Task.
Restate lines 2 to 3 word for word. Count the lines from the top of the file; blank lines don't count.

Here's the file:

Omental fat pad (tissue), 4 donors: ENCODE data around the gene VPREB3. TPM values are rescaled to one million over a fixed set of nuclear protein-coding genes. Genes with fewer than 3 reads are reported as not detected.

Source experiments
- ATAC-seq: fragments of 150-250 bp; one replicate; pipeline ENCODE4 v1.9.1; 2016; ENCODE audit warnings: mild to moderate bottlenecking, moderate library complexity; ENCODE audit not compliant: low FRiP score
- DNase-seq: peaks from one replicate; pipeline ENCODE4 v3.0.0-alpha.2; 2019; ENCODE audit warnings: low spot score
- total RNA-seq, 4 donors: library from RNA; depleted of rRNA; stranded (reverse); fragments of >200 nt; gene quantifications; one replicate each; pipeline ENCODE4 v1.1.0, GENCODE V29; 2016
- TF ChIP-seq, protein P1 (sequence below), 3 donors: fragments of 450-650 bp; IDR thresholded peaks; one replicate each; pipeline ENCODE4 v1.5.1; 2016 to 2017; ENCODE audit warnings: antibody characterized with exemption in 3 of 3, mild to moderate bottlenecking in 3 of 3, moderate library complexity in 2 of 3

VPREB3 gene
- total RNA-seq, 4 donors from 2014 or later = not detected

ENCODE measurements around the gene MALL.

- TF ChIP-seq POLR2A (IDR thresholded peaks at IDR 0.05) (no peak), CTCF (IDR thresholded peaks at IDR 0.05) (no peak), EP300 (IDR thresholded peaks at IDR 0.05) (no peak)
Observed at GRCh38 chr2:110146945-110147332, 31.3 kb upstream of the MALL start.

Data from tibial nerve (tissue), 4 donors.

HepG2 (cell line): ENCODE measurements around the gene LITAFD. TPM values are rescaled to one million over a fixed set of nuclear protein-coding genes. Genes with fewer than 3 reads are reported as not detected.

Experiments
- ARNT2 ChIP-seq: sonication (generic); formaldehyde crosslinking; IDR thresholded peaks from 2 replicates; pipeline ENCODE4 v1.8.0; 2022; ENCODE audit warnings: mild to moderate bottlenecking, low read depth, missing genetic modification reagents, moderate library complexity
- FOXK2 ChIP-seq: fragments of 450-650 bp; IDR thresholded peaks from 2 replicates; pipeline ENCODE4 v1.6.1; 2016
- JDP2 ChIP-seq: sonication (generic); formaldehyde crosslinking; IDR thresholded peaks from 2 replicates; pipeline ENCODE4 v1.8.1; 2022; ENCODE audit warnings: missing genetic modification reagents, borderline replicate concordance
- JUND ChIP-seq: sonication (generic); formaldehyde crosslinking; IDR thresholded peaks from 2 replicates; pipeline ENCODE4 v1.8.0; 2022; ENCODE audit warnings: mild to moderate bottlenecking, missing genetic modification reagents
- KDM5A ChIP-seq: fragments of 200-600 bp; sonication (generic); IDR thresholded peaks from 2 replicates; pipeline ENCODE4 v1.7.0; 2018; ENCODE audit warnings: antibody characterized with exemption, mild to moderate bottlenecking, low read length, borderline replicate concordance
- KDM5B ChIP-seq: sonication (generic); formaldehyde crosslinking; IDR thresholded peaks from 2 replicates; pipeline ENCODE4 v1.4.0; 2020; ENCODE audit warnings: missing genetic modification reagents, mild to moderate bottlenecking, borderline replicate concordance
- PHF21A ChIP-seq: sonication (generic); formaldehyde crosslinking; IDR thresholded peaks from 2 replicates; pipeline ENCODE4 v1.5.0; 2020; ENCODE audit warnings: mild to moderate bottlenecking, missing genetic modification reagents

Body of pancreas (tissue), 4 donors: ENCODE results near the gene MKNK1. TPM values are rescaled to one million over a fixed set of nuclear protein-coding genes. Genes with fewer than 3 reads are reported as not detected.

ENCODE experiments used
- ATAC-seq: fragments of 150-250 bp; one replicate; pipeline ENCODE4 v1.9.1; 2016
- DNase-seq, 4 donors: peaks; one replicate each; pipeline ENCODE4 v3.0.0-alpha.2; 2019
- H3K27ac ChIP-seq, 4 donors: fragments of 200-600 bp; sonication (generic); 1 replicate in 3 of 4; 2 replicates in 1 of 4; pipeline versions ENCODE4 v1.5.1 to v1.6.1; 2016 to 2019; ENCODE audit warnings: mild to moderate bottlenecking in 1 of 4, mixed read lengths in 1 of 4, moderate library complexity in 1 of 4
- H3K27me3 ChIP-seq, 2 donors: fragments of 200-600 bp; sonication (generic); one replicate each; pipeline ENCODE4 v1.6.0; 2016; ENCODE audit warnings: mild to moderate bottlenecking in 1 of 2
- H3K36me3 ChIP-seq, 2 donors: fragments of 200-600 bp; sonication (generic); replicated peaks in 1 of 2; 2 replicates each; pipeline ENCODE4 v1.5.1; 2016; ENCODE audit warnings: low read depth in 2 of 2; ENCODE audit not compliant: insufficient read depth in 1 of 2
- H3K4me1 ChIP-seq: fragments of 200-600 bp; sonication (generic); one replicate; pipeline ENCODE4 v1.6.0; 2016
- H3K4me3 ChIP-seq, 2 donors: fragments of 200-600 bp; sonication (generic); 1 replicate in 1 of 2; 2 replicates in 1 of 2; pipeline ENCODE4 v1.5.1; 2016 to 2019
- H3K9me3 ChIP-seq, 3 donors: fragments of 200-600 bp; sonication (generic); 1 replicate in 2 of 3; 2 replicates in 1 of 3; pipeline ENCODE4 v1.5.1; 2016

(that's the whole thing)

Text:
Source experiments
- ATAC-seq: fragments of 150-250 bp; one replicate; pipeline ENCODE4 v1.9.1; 2016; ENCODE audit warnings: mild to moderate bottlenecking, moderate library complexity; ENCODE audit not compliant: low FRiP score